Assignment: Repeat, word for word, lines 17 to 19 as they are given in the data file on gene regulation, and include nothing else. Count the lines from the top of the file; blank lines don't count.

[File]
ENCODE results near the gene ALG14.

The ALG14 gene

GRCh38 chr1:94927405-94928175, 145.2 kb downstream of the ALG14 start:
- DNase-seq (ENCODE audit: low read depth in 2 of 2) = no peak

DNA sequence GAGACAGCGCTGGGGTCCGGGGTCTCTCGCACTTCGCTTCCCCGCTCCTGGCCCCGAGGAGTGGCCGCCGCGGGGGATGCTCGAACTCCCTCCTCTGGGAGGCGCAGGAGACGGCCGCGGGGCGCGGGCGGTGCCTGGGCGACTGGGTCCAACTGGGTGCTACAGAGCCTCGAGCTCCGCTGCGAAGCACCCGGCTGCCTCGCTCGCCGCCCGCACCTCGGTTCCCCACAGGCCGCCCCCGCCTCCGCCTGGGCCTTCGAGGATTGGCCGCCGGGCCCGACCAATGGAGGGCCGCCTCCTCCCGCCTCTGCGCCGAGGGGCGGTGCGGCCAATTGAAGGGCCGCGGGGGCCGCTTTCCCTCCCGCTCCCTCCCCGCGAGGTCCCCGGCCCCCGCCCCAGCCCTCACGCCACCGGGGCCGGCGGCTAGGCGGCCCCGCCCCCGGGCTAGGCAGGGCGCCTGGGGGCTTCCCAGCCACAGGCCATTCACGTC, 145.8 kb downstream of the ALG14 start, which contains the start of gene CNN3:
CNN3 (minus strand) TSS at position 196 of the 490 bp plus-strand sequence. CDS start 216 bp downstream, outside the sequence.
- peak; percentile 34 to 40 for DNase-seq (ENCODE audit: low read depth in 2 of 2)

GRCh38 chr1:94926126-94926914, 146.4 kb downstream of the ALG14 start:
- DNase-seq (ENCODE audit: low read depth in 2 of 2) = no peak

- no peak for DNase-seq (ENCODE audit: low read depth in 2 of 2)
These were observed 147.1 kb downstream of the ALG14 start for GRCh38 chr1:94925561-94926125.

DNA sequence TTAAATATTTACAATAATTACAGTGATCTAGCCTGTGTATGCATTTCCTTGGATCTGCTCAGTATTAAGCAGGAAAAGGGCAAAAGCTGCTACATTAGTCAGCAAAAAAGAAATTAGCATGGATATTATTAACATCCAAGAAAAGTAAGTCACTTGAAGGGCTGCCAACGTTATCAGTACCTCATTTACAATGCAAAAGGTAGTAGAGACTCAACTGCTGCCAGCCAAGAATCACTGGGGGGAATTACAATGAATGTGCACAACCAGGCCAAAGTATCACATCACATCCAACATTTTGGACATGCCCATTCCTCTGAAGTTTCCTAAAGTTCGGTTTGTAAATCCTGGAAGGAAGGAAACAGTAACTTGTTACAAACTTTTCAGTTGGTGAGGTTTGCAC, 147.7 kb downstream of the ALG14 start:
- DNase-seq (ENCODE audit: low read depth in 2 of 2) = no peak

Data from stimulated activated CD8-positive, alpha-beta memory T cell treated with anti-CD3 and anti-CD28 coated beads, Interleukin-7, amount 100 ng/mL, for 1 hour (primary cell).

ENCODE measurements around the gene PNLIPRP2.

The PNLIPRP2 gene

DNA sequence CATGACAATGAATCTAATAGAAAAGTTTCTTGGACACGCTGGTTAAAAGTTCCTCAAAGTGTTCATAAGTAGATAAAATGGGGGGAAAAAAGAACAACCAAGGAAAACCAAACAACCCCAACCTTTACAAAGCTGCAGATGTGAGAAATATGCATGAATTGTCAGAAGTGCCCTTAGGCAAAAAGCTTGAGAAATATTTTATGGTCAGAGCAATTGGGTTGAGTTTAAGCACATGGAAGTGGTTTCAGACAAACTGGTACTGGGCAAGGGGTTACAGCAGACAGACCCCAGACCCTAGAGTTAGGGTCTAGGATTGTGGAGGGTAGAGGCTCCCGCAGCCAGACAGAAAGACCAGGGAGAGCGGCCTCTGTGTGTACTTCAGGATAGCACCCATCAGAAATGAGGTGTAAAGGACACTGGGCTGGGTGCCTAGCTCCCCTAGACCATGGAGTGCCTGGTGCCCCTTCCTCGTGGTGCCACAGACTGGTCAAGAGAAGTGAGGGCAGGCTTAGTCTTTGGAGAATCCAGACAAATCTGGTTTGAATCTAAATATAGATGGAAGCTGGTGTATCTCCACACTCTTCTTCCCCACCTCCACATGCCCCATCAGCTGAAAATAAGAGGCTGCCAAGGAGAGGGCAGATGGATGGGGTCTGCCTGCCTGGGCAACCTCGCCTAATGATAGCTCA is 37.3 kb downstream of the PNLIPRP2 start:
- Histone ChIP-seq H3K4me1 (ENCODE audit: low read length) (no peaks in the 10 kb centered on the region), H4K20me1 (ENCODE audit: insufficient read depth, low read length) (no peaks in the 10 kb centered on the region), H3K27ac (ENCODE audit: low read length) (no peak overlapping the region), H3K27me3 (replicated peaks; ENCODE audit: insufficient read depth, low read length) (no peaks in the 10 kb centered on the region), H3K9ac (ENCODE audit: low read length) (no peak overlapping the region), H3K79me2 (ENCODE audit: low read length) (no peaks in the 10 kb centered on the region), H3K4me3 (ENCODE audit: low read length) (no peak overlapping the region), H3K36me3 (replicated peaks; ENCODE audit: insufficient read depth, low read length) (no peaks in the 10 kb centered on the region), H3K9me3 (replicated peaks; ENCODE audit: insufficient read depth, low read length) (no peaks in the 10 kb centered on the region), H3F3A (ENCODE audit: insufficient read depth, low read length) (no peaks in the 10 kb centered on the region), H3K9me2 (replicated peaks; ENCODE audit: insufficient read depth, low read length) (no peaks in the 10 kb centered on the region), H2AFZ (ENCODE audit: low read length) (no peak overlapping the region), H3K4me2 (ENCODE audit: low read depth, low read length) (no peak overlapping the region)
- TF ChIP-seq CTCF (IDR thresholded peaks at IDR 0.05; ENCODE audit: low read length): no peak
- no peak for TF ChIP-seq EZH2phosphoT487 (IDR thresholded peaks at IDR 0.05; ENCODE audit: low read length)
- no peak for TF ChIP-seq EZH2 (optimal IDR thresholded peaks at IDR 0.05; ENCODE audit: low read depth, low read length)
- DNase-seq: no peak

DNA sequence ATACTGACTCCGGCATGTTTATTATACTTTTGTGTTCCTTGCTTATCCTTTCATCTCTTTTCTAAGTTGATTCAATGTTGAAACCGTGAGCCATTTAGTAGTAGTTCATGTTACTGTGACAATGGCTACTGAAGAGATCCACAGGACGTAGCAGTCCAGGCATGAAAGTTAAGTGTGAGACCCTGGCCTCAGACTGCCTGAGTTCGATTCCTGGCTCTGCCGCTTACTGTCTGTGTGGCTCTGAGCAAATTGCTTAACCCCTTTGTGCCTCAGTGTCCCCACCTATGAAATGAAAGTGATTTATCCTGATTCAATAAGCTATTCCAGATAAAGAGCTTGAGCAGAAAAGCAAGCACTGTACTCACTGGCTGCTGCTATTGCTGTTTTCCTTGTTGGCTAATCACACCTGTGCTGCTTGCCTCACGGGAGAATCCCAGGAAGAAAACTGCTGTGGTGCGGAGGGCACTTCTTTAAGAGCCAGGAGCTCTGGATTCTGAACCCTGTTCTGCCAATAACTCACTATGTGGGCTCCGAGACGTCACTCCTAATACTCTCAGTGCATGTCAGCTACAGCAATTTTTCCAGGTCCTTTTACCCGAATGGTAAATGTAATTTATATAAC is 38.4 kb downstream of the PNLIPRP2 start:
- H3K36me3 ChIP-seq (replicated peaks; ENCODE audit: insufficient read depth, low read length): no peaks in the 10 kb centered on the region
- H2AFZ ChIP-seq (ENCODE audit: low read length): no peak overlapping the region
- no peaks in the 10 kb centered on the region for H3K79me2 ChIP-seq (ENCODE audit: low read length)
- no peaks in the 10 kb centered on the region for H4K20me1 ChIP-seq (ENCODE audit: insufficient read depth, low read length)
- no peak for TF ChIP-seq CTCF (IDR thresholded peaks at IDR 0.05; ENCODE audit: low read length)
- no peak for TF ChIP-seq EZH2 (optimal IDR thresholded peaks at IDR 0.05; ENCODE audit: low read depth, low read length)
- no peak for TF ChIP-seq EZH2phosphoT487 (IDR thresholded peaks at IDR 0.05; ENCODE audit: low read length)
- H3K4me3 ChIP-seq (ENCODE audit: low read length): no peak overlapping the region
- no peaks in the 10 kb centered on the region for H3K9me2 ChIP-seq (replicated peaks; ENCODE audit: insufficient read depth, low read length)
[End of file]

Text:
DNA sequence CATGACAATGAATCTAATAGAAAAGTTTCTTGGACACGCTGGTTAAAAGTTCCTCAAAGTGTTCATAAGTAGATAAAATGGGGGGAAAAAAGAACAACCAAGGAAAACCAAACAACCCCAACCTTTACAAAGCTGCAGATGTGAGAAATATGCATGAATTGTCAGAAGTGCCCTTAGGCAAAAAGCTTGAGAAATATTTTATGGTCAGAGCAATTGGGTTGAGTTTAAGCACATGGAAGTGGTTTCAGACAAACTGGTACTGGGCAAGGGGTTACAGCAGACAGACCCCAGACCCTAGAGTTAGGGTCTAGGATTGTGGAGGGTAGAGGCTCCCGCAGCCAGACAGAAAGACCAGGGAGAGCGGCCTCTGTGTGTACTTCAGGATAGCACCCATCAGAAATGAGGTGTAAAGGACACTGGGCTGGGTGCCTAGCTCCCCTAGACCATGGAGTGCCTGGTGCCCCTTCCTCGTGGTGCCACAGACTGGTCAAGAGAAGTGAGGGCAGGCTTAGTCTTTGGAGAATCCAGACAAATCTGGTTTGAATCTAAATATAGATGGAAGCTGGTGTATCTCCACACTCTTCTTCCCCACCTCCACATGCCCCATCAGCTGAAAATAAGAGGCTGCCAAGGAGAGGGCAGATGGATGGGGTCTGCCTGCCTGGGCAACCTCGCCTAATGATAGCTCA is 37.3 kb downstream of the PNLIPRP2 start:
- Histone ChIP-seq H3K4me1 (ENCODE audit: low read length) (no peaks in the 10 kb centered on the region), H4K20me1 (ENCODE audit: insufficient read depth, low read length) (no peaks in the 10 kb centered on the region), H3K27ac (ENCODE audit: low read length) (no peak overlapping the region), H3K27me3 (replicated peaks; ENCODE audit: insufficient read depth, low read length) (no peaks in the 10 kb centered on the region), H3K9ac (ENCODE audit: low read length) (no peak overlapping the region), H3K79me2 (ENCODE audit: low read length) (no peaks in the 10 kb centered on the region), H3K4me3 (ENCODE audit: low read length) (no peak overlapping the region), H3K36me3 (replicated peaks; ENCODE audit: insufficient read depth, low read length) (no peaks in the 10 kb centered on the region), H3K9me3 (replicated peaks; ENCODE audit: insufficient read depth, low read length) (no peaks in the 10 kb centered on the region), H3F3A (ENCODE audit: insufficient read depth, low read length) (no peaks in the 10 kb centered on the region), H3K9me2 (replicated peaks; ENCODE audit: insufficient read depth, low read length) (no peaks in the 10 kb centered on the region), H2AFZ (ENCODE audit: low read length) (no peak overlapping the region), H3K4me2 (ENCODE audit: low read depth, low read length) (no peak overlapping the region)
- TF ChIP-seq CTCF (IDR thresholded peaks at IDR 0.05; ENCODE audit: low read length): no peak